Secure file transfer is a bit of an odd business to be in. We often find ourselves in a position of closing the gate after the horse has bolted or trying to explain how the gate got opened in the first place. To be honest, we don’t get frustrated about it because we understand why.
File security is not like looking around and seeing you are about to run out of coffee, it is an investment that requires understanding and information. Information that you may well have had absolutely no reason to consider before you needed it. However, there are so many businesses and institutions that are at risk that we want to try to accessibly define who should be using secure transfer, what secure transfer is, and why you should be using it.
Firstly let me define some terms. There is Secure File Transfer (SFT) and Secure Large File Transfer (SLFT) and we need to be sure of the difference. Fortunately, this is pretty much as simple as it sounds in the names. We suggest you consider your future use as well as your current use when you are thinking about file transfer. In the main, files that are being emailed are quite small items. Things such as letters and small documents will still need securing but they are small files in the scale of things. The size of the files we email is trending upwards and if you send files that include photographs, data or scans, you probably want to consider the SLFT solution.
The explanation of what SFT is and does is remarkably simple. In fact it is so simple it can be described in one sentence.
SFT is a way of sending sensitive documents, text and files in a manner that only makes them available to the intended recipient/s.
Have a think about why you are emailing, what your email traffic is for and then about what is in it.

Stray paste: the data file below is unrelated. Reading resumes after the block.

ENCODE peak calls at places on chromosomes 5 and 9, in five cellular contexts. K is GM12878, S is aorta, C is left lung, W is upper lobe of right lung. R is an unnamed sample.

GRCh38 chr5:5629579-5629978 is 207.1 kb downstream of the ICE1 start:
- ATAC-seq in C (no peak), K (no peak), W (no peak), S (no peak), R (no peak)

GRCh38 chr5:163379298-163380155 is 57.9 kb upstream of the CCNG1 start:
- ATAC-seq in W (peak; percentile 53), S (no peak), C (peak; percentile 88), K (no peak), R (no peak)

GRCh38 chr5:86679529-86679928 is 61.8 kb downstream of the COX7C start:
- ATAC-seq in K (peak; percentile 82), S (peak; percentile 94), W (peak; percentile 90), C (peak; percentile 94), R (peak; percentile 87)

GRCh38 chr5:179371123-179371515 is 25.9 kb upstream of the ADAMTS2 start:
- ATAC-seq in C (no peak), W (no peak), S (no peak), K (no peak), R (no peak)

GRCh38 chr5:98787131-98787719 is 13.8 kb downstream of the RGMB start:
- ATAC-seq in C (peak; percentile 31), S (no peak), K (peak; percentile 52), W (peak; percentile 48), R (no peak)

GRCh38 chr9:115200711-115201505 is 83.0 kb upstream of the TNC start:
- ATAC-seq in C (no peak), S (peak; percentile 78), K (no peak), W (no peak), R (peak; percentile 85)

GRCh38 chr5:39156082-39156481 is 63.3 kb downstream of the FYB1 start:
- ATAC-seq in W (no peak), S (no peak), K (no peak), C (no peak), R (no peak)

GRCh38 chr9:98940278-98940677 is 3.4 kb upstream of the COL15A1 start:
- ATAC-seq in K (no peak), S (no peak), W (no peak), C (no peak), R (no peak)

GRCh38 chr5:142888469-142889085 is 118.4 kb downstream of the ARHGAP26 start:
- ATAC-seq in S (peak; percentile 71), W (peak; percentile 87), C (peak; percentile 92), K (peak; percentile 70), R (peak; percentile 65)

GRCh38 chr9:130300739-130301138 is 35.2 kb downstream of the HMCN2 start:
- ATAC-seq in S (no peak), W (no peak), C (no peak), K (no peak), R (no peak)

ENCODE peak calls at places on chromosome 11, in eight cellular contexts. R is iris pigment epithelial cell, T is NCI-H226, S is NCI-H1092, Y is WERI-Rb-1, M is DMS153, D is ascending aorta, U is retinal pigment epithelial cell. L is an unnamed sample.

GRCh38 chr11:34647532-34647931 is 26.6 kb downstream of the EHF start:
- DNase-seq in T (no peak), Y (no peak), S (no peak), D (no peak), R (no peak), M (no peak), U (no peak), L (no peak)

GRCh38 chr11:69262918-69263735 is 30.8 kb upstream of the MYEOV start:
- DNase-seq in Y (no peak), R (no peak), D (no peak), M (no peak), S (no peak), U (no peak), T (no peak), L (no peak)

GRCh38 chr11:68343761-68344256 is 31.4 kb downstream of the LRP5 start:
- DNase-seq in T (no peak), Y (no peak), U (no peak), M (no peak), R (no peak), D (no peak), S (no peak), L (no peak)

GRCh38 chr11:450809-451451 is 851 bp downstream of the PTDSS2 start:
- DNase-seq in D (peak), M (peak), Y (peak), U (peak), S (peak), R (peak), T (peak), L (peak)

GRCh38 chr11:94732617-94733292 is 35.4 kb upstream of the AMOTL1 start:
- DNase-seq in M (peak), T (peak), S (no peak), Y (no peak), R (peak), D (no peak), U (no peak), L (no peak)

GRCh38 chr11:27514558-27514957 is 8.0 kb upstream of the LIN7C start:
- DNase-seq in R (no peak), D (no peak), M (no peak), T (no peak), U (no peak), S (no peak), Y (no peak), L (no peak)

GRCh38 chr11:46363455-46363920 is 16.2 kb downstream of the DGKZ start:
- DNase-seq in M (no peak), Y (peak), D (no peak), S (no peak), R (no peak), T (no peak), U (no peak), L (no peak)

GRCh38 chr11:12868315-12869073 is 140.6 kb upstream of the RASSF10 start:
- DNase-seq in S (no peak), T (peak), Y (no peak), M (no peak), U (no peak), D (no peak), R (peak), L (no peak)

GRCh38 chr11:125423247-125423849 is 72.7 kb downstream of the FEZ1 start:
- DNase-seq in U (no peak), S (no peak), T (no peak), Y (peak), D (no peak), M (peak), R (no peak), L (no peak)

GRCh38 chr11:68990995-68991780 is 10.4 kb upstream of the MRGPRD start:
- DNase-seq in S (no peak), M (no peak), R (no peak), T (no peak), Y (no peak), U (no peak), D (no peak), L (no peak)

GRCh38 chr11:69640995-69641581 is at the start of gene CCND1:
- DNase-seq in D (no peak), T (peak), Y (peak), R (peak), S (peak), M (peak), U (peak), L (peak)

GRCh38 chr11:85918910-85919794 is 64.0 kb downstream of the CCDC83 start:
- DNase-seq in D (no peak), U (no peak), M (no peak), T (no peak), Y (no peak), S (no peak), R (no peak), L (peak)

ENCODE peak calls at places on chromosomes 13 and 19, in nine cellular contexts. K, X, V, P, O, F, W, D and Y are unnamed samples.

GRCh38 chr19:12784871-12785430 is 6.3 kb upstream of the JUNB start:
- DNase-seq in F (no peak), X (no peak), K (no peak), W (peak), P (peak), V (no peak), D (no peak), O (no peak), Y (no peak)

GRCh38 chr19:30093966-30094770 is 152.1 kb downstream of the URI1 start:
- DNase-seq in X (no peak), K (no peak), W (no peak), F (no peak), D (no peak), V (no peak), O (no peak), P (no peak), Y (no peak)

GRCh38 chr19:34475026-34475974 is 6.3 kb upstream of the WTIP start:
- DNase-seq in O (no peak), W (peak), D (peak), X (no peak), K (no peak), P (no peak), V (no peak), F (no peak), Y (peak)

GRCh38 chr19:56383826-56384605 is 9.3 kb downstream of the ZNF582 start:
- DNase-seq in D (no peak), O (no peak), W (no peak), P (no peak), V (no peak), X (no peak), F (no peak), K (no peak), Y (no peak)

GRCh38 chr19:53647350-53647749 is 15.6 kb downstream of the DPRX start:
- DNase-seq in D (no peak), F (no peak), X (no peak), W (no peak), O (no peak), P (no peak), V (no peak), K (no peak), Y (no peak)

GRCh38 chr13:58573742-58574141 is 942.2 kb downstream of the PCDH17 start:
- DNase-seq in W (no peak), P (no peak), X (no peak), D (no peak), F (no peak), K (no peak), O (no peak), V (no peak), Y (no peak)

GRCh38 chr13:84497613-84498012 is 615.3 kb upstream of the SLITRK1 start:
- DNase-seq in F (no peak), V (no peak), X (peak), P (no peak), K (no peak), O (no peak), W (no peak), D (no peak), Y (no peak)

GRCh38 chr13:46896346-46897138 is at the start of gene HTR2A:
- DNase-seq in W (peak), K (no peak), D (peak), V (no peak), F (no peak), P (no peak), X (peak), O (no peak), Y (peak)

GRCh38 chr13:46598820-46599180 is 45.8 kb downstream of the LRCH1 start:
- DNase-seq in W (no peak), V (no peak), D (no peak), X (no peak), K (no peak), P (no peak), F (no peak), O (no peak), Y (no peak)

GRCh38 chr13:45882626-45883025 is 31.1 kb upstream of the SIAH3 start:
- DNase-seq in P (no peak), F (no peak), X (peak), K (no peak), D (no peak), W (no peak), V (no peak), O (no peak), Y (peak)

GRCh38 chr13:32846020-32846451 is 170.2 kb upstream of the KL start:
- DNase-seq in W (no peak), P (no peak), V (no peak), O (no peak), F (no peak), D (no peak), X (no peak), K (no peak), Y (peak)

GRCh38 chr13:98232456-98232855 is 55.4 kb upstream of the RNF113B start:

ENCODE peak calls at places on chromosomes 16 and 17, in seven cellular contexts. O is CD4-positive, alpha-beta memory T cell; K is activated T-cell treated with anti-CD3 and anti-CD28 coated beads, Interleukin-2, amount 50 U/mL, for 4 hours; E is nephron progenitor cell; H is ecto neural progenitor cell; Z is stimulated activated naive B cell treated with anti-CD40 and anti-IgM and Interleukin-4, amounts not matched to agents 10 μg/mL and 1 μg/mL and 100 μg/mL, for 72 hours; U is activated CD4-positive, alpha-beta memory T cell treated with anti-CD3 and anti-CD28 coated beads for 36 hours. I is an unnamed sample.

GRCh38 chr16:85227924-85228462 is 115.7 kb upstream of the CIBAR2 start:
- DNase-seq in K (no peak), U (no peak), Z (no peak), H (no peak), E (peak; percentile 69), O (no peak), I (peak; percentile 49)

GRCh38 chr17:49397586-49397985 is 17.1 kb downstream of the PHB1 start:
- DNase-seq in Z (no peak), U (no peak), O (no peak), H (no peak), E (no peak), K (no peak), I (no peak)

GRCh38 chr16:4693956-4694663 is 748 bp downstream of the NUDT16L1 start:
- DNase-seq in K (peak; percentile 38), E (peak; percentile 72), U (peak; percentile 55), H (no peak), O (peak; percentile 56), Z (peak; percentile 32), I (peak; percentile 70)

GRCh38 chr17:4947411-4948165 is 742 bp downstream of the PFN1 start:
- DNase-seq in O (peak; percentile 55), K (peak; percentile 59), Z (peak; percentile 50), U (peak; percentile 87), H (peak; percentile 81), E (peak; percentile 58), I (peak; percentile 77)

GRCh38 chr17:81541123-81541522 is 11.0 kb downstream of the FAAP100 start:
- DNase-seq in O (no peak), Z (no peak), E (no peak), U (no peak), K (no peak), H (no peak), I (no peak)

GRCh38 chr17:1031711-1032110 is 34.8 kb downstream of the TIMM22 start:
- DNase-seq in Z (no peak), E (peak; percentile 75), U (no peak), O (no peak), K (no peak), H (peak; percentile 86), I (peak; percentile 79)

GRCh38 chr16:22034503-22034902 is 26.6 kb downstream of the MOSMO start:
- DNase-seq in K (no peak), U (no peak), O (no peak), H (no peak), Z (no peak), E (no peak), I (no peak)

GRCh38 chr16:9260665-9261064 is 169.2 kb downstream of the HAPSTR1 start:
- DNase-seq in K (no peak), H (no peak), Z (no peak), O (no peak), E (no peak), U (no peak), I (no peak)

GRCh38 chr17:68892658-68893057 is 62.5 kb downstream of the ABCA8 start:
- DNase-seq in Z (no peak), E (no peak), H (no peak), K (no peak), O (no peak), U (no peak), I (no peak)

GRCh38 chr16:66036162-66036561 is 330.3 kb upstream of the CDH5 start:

How often do you send information or attachments that you only want to share with the recipient? Let’s give some common examples; personal details, bank account information, payroll and human resources information, accounts, medical history, information about kids in your care and so on. OK, now put that in the context of the fact that once you press ‘send’, your email will be sent to a server, which will then send your email on to other servers, which may then send the email to a local email server where it will notify the intended recipient that a mail has arrived.
From the moment you pressed ‘send’, to the moment someone (not even necessarily the intended recipient; a lot of security breaches happen internally) opens the mail, you have no control over the security of your message.
SFT is the solution. Sending emails or files using SFT ensures that the document is encrypted on ‘send’ and remains encrypted until the recipient enters their password and decrypts it. You can also monitor the progress of the email through its journey to the recipient so you know when it has arrived safely and when it has been opened.
This one is really easy. Everyone who sends sensitive, legal, personal or private information and would like to ensure it is safe during transit and can only be opened by the intended recipient, needs SFT.
It is really simple to use and fast becomes part of your daily routine. There is also the option to use something called Business Security Policy. This is an excellent solution that encrypts emails automatically when they satisfy certain pre-defined criteria. So if you are regularly exchanging sensitive information with a particular company, person, or department or you want encryption to apply to emails that include a specific character on the subject line, you can.
So there you have it. A very brief, very simple description of SSLPost Secure File Transfer.